Taking into account the patient's young age, complicated clinical course and laboratory hypercoagulative profile (PLTs were 625,000/ml and fibrinogen was 663 mg/dL), as well as the fact that he had no other clinical or imaging evidence of venous thrombosis, we decided to perform a thrombophilia work-up. The rapid and life-threatening course of the disease had understandably forced the referring physicians from the outside hospital to initiate aggressive anticoagulation therapy. This did not allow us to perform antithrombin III, protein C and S testing. However, the patient was found to carry a homozygous mutation for FVL and also heterozygous mutations for Factor XIII and beta-FIBR. Of interest, his family history was non-significant for thromboses. When renal function improved, we switched from unfractionated heparin to low-molecular weight heparin and administered warfarin aiming at a therapeutic target INR between 2 and 3.
During the rest of his ICU hospitalization he remained hemodynamically stable, his ARF responded well to continuous veno-venous hemodiafiltration and was finally extubated on day 15. The patient was transferred to the Vascular Surgery Department for further management and discharged from the hospital a month later.
Cases of heterozygous FVL mutation causing arterial disease are rare and have been described mostly in neonates [10–12]. Other cases of aortic arch and peripheral arterial thrombosis have also been reported in adults [13, 14]. The synergistic effects of FVL mutation and other prothrombotic conditions such as homocystinemia, protein C and S deficiency, oral contraceptives and pregnancy have been also previously described .
There are cases of post-traumatic arterial thrombosis of several vascular sites (femoral, renal, cranial, abdominal), not necessarily associated with prothrombotic conditions [16–18]. The incidence of abdominal aortic trauma resulting from blunt force is only around 5% and interestingly the majority of thrombi occur in abdominal aorta .
A Medline search triggered by the current case report (literature review performed on April 2, 2011) and using the search terms "abdominal aortic thrombosis" AND "trauma" revealed 15 case reports and 2 case series. Thrombotic episodes were mainly associated with major blunt trauma in automobile accidents (predominantly during childhood), with no clear predisposing thrombotic factors. The low reported number of similar cases does not allow us to safely determine whether the finding of a hypercoagulable genetic profile in a trauma patient experiencing a thrombotic episode is causally linked or merely co-incidental. However, we support the notion that a thrombophilia work-up might be a prudent choice when extensive thromboses are observed in young trauma patients suffering low-impact traumatic injuries.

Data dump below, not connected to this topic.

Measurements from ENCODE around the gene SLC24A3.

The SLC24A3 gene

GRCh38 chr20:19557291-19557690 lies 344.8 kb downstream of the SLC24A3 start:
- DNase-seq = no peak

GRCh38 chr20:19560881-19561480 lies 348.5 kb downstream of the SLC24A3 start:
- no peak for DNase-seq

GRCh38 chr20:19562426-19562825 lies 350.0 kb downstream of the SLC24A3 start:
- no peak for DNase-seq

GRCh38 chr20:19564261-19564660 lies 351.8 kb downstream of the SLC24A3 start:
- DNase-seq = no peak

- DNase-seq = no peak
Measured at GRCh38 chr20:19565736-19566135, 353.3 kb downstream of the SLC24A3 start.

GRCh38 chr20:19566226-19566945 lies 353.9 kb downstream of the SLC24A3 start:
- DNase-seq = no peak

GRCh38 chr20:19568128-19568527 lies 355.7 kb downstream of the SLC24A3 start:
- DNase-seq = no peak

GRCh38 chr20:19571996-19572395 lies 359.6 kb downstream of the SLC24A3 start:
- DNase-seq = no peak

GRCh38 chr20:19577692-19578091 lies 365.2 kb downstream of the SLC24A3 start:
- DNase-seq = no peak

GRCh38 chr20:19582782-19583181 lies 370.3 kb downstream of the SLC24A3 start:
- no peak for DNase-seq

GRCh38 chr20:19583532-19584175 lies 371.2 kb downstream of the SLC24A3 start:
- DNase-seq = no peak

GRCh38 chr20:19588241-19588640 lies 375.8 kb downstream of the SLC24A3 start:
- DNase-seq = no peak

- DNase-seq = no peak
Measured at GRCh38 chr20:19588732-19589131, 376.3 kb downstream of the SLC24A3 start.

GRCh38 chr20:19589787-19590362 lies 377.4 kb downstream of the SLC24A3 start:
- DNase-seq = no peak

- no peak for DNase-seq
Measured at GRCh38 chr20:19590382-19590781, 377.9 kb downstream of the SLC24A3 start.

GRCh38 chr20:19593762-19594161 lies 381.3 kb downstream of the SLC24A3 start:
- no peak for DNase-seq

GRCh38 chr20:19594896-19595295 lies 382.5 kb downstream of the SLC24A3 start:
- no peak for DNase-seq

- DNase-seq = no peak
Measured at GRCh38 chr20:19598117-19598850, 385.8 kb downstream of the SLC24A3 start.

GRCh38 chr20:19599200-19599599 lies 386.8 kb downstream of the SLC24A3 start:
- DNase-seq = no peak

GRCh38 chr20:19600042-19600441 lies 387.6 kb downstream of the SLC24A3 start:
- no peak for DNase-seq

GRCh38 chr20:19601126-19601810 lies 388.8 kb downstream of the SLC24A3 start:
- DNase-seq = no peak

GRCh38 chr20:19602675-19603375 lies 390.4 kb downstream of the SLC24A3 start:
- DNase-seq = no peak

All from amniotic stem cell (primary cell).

Homozygous mutation of FVL as well as the arterial site of the first thrombotic event are rare incidents. Although arterial thrombosis occurs commonly on sites of previous vascular pathology (i.e. an atherosclerotic plaque), recent clinical evidence suggests that in cases of extensive arterial thrombosis, a thrombophilia work-up may be required. Aggressive surgical management may be needed if the arterial incident is severe while the lifetime use of warfarin prophylaxis is still debated.
Written informed consent was obtained from the patient for publication of this case report and any accompanying images. A copy of the written consent is available for review by the Editor-in-Chief of this journal.
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The authors declare that they have no competing interests.
TI and PK participated in patient management and data collection, TG participated in patient management, data collection and drafted the manuscript, TA carried out the thrombophilia work-up and AA participated in patient management, supervised and approved the manuscript. All authors read and approved the final manuscript.
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Tsangaris, I., Tsaknis, G., Tsantes, A. et al. Life-threatening aortic thrombosis in a trauma patient homozygous for factor V Leiden mutation: Case report. Thrombosis J 9, 8 (2011). https://doi.org/10.1186/1477-9560-9-8
- International Normalize Ratio
- Trauma Patient
- Arterial Thrombosis
- Factor Versus Leiden